"You are in the market."
Translation:Vos in foro estis.
I think this is an example of words changing their meanings over time and in new contexts.
The word forum in classical Rome meant the assembly area where people would meet to buy and sell and conduct business.
Mercatus is where we get the word merchant from, and meant a person instead of a place.
You go to the forum to see a mercatus.
A “forum” in English is still a location, so I’m not sure what you mean by changing meanings in this case. Words do indeed change meanings, but “forum” hasn’t much in my opinion.
And “mercatus” is also a “marketplace”. The person would be a “mercator,” with the common -tor suffix used for ppl.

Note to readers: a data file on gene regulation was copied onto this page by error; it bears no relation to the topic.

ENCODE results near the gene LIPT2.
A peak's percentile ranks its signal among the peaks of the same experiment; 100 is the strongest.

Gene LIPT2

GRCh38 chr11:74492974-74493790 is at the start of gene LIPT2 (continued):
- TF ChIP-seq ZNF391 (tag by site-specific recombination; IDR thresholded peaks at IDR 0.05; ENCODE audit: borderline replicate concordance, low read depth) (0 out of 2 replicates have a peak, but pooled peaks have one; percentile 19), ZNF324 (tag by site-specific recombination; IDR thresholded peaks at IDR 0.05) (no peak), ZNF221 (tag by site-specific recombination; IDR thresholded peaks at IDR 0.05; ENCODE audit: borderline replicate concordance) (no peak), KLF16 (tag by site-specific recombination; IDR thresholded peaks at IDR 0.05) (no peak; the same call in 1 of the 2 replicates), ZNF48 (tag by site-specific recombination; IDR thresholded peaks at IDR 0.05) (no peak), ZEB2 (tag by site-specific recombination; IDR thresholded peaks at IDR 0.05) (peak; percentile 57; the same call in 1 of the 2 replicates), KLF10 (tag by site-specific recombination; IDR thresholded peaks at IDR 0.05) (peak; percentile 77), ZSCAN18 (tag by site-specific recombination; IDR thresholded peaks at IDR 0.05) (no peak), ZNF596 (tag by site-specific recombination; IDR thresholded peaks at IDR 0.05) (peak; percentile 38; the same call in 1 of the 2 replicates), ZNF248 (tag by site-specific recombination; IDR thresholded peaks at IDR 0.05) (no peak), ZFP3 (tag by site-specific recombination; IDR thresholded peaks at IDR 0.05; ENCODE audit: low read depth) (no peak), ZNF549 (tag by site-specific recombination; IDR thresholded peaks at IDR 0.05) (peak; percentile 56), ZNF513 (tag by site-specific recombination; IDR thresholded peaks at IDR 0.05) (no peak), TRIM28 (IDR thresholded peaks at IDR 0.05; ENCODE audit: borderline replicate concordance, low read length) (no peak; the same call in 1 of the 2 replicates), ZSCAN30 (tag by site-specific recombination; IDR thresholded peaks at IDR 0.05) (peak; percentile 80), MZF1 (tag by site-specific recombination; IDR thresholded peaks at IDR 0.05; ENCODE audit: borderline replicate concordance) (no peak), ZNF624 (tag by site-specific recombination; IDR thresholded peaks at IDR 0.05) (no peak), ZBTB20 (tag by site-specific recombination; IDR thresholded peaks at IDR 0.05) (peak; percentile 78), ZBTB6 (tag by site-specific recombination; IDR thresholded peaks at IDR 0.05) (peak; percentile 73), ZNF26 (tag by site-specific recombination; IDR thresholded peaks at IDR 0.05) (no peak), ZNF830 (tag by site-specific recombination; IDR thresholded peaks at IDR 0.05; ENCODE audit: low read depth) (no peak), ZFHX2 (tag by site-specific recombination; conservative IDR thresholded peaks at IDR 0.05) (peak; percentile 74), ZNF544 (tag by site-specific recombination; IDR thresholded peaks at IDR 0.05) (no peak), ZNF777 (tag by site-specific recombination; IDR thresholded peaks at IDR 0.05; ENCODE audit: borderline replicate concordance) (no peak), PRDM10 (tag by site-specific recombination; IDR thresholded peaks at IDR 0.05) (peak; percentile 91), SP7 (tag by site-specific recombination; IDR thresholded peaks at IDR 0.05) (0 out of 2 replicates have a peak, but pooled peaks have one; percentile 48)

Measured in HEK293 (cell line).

It is, indeed, acceptable, but also not necessary, as I am sure you know, judging by your name, Magister. I have been a Magistra for 42 years I did not use a pronoun, since they are most often omitted. I also used the 2nd singular form of the verb to be. It was considered incorrect, but it was not. I think I will wait until the bugs are worked out of this before using it with students.
I have another gripe. I would like to comment not just on this sentence, but on all the DL pre-recorded Latin sentences generally, but I have tried to send comments like this before to DL and no one replies! Why is it that all these recorded sentences sound so pompous - as though Horace or Cato were making a speech: "How many boys and girls do you teach?"? Also, why do they always sound as though they were speaking inside a box?